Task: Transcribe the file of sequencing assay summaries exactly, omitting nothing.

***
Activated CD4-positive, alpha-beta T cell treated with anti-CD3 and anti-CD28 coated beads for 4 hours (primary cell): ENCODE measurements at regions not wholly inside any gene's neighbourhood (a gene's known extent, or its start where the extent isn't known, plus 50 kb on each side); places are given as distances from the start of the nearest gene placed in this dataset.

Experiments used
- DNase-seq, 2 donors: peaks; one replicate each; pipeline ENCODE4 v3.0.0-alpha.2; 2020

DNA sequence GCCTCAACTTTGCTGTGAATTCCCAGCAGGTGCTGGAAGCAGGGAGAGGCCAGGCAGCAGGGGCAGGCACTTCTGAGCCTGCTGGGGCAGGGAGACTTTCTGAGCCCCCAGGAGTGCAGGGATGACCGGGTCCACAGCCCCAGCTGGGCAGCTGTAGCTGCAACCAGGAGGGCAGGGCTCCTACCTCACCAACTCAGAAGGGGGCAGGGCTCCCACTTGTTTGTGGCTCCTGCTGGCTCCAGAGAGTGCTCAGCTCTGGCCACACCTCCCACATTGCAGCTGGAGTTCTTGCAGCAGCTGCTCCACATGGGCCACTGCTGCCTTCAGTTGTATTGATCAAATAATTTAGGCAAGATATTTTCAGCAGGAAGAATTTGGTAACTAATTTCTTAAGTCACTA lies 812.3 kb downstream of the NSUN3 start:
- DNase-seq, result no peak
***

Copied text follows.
Activated CD4-positive, alpha-beta T cell treated with anti-CD3 and anti-CD28 coated beads for 4 hours (primary cell): ENCODE measurements at regions not wholly inside any gene's neighbourhood (a gene's known extent, or its start where the extent isn't known, plus 50 kb on each side); places are given as distances from the start of the nearest gene placed in this dataset.

Experiments used
- DNase-seq, 2 donors: peaks; one replicate each; pipeline ENCODE4 v3.0.0-alpha.2; 2020

DNA sequence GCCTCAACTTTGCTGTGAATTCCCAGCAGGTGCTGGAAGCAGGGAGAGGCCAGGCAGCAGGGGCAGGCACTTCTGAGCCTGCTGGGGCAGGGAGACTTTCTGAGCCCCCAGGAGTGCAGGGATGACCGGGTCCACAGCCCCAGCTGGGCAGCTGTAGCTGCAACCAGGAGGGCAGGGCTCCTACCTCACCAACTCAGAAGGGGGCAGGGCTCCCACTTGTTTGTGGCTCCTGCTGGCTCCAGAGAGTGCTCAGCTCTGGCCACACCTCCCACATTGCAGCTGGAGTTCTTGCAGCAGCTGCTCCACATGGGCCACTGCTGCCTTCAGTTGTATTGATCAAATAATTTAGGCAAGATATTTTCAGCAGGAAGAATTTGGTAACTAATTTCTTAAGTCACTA lies 812.3 kb downstream of the NSUN3 start:
- DNase-seq, result no peak